“We arrived in Morningside Heights in the ‘Yes We Can’ era of hope and positivity,” said Ritchie. “And try as the universe did to break our spirits, we improvised, adapted and overcame. We were and are a special class. We are resilient even as we have been made to handle far more than we thought we could.”
COURTESY NING CHENG
Meanwhile, far and away from campus, graduates shared dedications garbed in real and virtual Columbia College regalia. Using the commemorative #CC20STILLROARS and #MYCCJOURNEY hashtags, dozens of messages went live on the ceremony’s social media display. Graduation-themed “Columbia 2020” filters, gifs and stickers were the Columbia Blue icing on Instagram stories as the Class of 2020 blasted Marvin Gaye’s “Ain’t No Mountain High Enough,” Vampire Weekend’s “Step” and other anthems featured on the “20 for 2020” Playlist (graduating seniors had been invited to share and vote for the soundtracks to their Columbia experience on YouTube and Spotify).
COURTESY MARYAM KHALED HASSAN CC’20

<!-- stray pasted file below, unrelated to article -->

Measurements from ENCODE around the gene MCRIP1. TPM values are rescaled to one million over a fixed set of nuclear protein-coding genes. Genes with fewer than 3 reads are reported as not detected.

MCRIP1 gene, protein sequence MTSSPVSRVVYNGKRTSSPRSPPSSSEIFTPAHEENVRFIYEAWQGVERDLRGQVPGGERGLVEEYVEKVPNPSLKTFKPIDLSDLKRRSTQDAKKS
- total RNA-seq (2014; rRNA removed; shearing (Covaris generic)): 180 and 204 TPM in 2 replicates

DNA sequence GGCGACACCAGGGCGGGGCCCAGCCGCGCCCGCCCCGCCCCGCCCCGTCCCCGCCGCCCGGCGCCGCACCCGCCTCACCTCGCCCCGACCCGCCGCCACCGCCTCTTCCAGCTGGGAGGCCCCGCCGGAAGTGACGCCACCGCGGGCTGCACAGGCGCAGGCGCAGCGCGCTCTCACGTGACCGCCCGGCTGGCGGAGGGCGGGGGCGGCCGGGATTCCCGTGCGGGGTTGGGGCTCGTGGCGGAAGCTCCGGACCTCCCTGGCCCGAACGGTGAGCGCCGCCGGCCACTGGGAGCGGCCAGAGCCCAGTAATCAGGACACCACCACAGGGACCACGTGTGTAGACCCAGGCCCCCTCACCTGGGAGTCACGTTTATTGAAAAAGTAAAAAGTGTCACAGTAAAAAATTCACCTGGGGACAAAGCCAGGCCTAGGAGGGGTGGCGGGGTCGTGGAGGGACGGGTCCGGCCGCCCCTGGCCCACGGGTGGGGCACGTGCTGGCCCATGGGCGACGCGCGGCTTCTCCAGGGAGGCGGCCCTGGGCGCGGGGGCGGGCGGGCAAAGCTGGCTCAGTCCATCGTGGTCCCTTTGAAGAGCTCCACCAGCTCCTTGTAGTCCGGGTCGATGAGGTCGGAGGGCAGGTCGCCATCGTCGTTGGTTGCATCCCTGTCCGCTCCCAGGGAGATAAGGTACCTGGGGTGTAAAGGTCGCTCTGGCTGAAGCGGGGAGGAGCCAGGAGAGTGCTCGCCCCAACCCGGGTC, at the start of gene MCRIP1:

Raised in the South Bronx and Washington Heights, Acosta, presiding justice of the New York State Supreme Court, Appellate Division, First Department, emigrated from the Dominican Republic to the United States with his family at 14. As Class Day speaker, he was the first to welcome the Class of 2020 to the diverse, strong and growing community of College alumni, now at a bit more than 53,000, including the newest members. Acosta, a former star on the Lions’s varsity baseball team, was inducted into the Columbia University Athletics Hall of Fame in 2008.
In his remarks, Acosta paid tribute to his father, who died just recently, at 97, from COVID-19: “He showed me that my contentment is directly related to the path I follow to success and the lives that I impact.” Of the College, Acosta praised the Core Curriculum as something that provided him guidance in becoming “someone who values giving back to my community, cherishes the rule of law, and has chosen to work within the system to ensure that justice prevails.”